Forests are involved in the process of carbon exchange. As trees grow, they absorb carbon from the atmosphere and store it in their tissues. As they decompose or burn, they release carbon dioxide into the atmosphere. The Kyoto Protocol recognizes trees and forests as carbon sinks, which countries can claim as credits.
The Canadian Forest Service (CFS) at its Northern Forestry Centre in Edmonton has been researching the carbon storage power of trees since 1989. The CFS estimates 14 billion tonnes of carbon are stored in Canada’s forests and trees. Five times as much is stored in forest soils. Canada’s peat deposits might corral 100 billion tonnes of carbon.
“Making sound forestry management decisions is therefore an essential part of addressing climate change,” says the CFS. “By improving forest productivity and reducing disturbance to forest soils, where a large amount of carbon is stored, the carbo sequestration within forest ecosystems may be increased. “Developing appropriate silviculture practices will depend on understanding the status of our forest carbon budget, how the budget has fluctuated in the past, what role forests can play in reducing Canada’s overall atmospheric carbon dioxide emissions and how the forest carbon cycle will be affected by climate change.”
Lignum Ltd figures the ability of trees to absorb carbon from the atmosphere represents a valuable, hidden asset in its aproach to sustainable forest management practices. The Vancouver-based company operates a sawmill complex in Williams Lake, BC. Lignum is investigating the feasibility of using the carbon accumulation in its forests as a marketable forest product.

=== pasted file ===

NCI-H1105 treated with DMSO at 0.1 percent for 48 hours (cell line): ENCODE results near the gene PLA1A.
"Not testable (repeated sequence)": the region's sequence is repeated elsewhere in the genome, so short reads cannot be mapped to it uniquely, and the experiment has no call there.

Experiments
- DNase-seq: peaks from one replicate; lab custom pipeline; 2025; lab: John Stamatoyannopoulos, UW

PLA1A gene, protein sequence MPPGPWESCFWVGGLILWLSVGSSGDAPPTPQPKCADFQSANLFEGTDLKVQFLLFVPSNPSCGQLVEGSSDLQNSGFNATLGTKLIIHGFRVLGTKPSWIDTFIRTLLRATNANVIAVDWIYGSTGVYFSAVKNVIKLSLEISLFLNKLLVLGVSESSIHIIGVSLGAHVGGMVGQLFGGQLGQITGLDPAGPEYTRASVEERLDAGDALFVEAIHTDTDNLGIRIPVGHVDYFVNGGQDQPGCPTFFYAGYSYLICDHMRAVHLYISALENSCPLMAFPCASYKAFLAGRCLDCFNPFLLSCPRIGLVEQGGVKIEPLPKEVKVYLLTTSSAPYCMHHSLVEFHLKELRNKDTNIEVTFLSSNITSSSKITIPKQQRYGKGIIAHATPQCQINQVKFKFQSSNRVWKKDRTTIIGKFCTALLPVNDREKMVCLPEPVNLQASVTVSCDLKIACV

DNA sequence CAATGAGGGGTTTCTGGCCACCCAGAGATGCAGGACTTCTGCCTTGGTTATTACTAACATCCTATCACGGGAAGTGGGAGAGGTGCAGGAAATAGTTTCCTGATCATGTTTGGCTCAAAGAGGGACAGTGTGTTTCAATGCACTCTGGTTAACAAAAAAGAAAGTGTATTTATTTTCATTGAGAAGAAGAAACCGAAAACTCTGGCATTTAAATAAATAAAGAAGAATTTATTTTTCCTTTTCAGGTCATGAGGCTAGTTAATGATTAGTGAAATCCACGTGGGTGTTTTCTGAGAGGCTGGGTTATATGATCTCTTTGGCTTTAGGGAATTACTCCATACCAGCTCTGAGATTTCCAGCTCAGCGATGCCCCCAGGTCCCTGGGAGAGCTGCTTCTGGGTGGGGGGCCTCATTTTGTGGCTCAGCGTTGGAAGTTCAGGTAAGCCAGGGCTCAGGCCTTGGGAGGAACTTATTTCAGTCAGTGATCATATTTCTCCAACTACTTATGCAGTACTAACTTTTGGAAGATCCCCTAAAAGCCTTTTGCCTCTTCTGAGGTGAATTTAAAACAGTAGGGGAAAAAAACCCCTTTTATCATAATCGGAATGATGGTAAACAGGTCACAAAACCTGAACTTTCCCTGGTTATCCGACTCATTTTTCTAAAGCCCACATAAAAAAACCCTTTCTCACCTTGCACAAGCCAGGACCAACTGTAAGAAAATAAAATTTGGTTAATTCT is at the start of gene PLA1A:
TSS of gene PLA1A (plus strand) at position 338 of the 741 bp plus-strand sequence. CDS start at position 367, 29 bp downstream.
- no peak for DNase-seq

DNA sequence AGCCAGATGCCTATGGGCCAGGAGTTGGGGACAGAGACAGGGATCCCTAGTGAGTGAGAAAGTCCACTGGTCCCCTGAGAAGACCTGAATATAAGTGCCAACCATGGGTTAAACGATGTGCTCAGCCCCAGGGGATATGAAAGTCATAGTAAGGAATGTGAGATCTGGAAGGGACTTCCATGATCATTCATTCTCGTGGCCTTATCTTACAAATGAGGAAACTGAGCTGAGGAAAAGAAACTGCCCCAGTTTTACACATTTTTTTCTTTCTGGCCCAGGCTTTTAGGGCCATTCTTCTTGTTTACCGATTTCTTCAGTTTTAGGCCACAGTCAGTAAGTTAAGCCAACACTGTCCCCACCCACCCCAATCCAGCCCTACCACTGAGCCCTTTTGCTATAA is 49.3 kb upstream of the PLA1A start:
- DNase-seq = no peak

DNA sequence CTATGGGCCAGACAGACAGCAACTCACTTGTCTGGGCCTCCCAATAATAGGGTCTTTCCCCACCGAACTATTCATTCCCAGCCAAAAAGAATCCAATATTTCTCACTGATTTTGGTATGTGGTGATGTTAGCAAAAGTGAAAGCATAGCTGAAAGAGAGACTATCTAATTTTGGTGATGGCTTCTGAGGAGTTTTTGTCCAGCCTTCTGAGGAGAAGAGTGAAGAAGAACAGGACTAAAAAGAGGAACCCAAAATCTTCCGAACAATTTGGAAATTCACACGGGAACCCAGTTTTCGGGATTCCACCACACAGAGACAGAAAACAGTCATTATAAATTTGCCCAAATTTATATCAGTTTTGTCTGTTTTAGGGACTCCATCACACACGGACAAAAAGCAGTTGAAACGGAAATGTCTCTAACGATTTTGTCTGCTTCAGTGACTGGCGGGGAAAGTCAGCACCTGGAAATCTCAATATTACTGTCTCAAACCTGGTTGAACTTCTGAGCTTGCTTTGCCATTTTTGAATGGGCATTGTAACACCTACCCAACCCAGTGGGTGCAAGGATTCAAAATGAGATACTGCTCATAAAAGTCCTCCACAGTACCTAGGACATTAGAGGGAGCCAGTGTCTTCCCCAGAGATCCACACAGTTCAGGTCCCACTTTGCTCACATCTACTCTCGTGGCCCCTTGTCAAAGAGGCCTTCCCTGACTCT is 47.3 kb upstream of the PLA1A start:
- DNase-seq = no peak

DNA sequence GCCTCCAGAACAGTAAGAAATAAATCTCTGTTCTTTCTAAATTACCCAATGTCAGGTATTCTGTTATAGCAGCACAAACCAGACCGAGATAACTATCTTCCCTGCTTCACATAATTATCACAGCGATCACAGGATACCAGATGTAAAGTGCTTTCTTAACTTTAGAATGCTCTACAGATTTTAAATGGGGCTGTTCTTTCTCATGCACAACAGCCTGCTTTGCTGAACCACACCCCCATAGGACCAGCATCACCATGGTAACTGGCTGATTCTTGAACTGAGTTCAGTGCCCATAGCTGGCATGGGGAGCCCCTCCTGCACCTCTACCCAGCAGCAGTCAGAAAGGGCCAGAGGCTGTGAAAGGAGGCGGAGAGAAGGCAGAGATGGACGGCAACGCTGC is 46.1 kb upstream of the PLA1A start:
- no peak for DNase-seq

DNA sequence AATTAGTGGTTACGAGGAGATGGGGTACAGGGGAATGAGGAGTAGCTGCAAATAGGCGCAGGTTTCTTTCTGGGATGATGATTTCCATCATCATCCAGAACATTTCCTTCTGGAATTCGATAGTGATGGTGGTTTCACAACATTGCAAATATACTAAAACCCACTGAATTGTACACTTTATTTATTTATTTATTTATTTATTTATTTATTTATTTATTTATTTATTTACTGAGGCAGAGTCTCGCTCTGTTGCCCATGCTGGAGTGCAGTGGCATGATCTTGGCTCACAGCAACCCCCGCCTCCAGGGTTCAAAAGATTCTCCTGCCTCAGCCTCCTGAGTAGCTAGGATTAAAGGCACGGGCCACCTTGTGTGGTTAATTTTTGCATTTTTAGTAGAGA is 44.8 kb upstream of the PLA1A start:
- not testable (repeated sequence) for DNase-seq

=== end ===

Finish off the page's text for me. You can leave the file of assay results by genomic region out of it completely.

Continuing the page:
And as a credit to sell to an industrial company looking to offset its greenhouse gas emissions. Greenhouse gas emission management is rapidly emerging as a growth industry. Canadian energy companies in BC, Saskatchewan, Ontario and Nova Scotia are showing increasing interest in carbon sequestration.
The federal government is also encouraging further research into the subject. Last summer, $7.9 million was dedicated to a three-year project that will see government and university scientists across the country examining the cycling and storage of carbon in forests and soils, and the relationship to climate change.
The notion of using carbon sinks as credits to meet Kyoto commitments might also factor into an overall effort to balance excessive emissions from other sectors in the national economy. And that possibility has the provinces concerned about federal influence in areas of their jurisdiction.
The issue encouraged BC Premier Gordon Campbell to write a stern letter recently to Prime Minister Jean Chretien registering his concerns. “It is estimated that our province alone could account for all of the forest sink credit allotted to Canada under the Kyoto Protocol,” wrote Campbell. “If the federal government is intent on using BC’s forests to reduce Canada’s overall burden, then credit must be provided to the province. Moreover, BC must retain its undiminished authority and jurisdiction over its forest resources.” Judging from this, management of carbon sinks could be well on its way to writing another contentious chapter in federal-provincial relations.